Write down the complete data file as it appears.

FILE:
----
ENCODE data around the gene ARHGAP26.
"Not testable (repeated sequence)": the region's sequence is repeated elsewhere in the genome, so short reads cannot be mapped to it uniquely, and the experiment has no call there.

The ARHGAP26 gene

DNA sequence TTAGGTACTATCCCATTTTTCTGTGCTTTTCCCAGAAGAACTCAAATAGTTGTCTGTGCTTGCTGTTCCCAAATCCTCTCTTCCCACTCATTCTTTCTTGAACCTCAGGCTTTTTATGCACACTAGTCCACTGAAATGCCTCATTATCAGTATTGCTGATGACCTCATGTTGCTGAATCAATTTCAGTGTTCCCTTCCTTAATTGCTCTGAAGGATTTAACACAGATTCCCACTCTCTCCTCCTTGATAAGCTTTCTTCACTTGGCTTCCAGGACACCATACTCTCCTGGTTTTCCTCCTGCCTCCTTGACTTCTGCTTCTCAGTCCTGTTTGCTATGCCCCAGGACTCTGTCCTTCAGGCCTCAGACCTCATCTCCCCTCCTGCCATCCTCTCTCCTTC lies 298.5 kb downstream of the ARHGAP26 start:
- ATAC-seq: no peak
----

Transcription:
ENCODE data around the gene ARHGAP26.
"Not testable (repeated sequence)": the region's sequence is repeated elsewhere in the genome, so short reads cannot be mapped to it uniquely, and the experiment has no call there.

The ARHGAP26 gene

DNA sequence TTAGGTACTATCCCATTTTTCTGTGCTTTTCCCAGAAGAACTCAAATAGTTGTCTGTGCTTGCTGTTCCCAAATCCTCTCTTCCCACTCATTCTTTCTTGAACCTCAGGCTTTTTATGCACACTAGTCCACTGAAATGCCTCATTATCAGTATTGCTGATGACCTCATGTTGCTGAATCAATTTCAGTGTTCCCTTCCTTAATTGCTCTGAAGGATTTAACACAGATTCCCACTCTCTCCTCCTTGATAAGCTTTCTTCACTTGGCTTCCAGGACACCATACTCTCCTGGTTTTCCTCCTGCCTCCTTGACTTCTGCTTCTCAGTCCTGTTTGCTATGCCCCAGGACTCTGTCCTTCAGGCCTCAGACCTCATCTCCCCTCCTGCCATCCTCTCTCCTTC lies 298.5 kb downstream of the ARHGAP26 start:
- ATAC-seq: no peak